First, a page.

The term benchmark is often used and misused in the investment world. What exactly is a benchmark and why is choosing the correct benchmark so important when it comes to evaluating one’s investment performance?
Simply put, a benchmark is a standard or point of reference to which things may be compared or assessed. When it comes to your portfolio, solely knowing your performance isn’t as informative as also knowing how you performed relative to a valid point of comparison or benchmark. For instance, if you gained 10% for the year you might feel good. However, if the “market” gained 15%, you suddenly don’t feel as good.
In the investment world, a benchmark can be different things. It can be an index like the S&P 500 that represents a cross-section of the market. Or it can be something blended/customized to more accurately assess a blended/diversified portfolio. At the end of the day, for something to be a valid benchmark, it must meet the following criteria (SAMURAI):
- Specified in advance: determined in advance of an evaluation period
- Appropriate: consistent with investment style
- Measurable: readily calculable on a frequent basis
- Unambiguous: identities and weights of securities are clearly defined
- Reflective of current investment options: have current knowledge of securities in the benchmark
- Accountable: there is accountability for the constituents of the benchmark
- Investable: it is possible to invest in the benchmark itself
Let’s use the S&P 500 as an example. Does it meet the benchmark criteria? It is certainly a well-known, well-specified index. It represents the 500 largest publicly traded companies in the U.S. stock market so it’s consistent with an investment style. It’s calculated every day. At any given time, it’s possible to know which 500 stocks are in the index and in what proportions. And it is possible to invest directly in the index through an exchange traded fund like the iShares S&P 500 or a mutual fund like the Vanguard 500. The S&P 500 is definitely a benchmark.
How does this benchmark talk relate to BDF’s investment strategy? Every quarter we report to clients on their performance. We illustrate how they did in an absolute sense and how they did relative to different indexes or benchmarks. One of those indexes is the S&P BMI (Broad Market Index) Global. It represents the global stock market and is comprised of over 12,000 holdings across 49 countries. It’s been a publicly available index since 1994 and its value/performance is calculated every day. Yet does it meet all the criteria? The answer is no. Where the S&P BMI Global falls short is that Standard & Poors does not publicize the identities and weights of the securities in the index and therefore, there are no ETFs or mutual funds that invest in the index. So, the S&P BMI Global is neither unambiguous nor investable.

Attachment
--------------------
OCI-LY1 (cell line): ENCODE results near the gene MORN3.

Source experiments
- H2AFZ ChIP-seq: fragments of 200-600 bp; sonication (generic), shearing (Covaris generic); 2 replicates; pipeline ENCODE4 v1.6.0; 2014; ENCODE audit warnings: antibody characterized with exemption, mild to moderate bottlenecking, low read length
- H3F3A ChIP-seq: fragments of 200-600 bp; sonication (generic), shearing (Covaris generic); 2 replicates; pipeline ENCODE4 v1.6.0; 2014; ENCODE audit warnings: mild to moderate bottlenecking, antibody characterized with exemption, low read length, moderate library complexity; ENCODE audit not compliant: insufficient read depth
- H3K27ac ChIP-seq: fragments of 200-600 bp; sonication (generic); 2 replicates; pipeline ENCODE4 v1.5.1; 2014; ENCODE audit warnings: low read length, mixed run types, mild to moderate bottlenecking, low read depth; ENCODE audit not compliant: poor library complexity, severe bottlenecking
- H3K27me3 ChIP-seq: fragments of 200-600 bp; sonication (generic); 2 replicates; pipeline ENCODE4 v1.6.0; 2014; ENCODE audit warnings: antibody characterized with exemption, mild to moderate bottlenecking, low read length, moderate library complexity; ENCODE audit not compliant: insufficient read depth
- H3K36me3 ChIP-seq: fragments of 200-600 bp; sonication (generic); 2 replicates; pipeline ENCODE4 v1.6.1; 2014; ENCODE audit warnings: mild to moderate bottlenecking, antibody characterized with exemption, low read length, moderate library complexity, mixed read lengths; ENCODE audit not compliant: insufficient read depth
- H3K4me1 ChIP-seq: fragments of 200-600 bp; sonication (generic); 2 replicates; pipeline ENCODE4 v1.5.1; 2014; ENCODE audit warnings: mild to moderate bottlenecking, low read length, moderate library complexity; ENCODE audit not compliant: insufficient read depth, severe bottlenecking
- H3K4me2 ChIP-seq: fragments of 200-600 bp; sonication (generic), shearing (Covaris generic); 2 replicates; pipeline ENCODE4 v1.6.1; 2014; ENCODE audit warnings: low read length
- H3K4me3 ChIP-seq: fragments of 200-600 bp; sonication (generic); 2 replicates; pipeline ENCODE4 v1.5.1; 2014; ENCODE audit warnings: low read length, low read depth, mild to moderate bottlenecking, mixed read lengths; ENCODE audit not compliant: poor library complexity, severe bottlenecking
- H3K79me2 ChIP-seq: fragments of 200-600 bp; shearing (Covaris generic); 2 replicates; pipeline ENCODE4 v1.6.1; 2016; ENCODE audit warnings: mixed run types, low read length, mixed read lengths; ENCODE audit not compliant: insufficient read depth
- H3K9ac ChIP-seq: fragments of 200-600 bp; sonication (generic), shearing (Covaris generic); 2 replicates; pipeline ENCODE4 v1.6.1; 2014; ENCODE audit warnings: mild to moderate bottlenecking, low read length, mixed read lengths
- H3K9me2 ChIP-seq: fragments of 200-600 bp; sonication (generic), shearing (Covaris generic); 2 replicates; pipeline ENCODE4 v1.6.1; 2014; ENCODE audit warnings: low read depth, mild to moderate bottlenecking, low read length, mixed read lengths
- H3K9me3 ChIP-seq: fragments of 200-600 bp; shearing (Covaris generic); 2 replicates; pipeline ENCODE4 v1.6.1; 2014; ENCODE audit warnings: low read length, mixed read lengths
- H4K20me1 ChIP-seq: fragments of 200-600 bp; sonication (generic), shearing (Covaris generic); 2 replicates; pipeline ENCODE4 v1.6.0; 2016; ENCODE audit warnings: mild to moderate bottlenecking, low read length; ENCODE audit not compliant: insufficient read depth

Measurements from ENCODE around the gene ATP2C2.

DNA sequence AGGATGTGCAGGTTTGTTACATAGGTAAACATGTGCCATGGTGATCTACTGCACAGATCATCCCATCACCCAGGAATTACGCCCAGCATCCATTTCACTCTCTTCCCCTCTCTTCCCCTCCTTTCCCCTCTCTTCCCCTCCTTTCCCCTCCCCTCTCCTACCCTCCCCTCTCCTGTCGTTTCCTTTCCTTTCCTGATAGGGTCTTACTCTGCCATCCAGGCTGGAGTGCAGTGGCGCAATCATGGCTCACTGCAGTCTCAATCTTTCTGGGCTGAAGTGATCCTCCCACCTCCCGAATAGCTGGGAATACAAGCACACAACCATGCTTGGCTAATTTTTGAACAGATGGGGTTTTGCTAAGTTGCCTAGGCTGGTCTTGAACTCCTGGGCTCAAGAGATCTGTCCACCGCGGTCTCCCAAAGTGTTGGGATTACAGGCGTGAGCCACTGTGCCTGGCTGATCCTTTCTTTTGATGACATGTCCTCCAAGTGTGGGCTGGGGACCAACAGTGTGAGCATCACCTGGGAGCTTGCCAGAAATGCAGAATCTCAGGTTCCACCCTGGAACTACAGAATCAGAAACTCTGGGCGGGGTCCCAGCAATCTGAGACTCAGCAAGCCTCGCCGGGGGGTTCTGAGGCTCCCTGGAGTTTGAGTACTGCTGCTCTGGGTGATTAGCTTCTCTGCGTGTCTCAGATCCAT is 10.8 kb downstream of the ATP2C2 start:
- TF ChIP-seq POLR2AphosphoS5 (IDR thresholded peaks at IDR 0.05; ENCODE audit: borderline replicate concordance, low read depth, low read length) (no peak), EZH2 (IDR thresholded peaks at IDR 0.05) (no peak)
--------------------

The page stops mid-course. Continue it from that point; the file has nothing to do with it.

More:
As a result, we will switch from the BMI to the MSCI ACWI (All Country World Index) as a benchmark for the global stock market. Although the ACWI covers 47 countries and has fewer overall holdings than the BMI, it meets all the benchmark criteria. ACWI is much more transparent in terms of its holdings (identities and proportions). The ACWI is investable as there are several ETFs/funds that capture the index. Furthermore, its allocation to large companies and small companies better represents the true global market. Despite the small differences in how the BMI and ACWI are composed, they move in lock-step the majority of the time.
Benchmarks can be boring but are an essential component to investing as they offer a true way to evaluate how your portfolio has performed. To do that well, using benchmarks that are appropriate, transparent, and meet all the criteria, is critically important.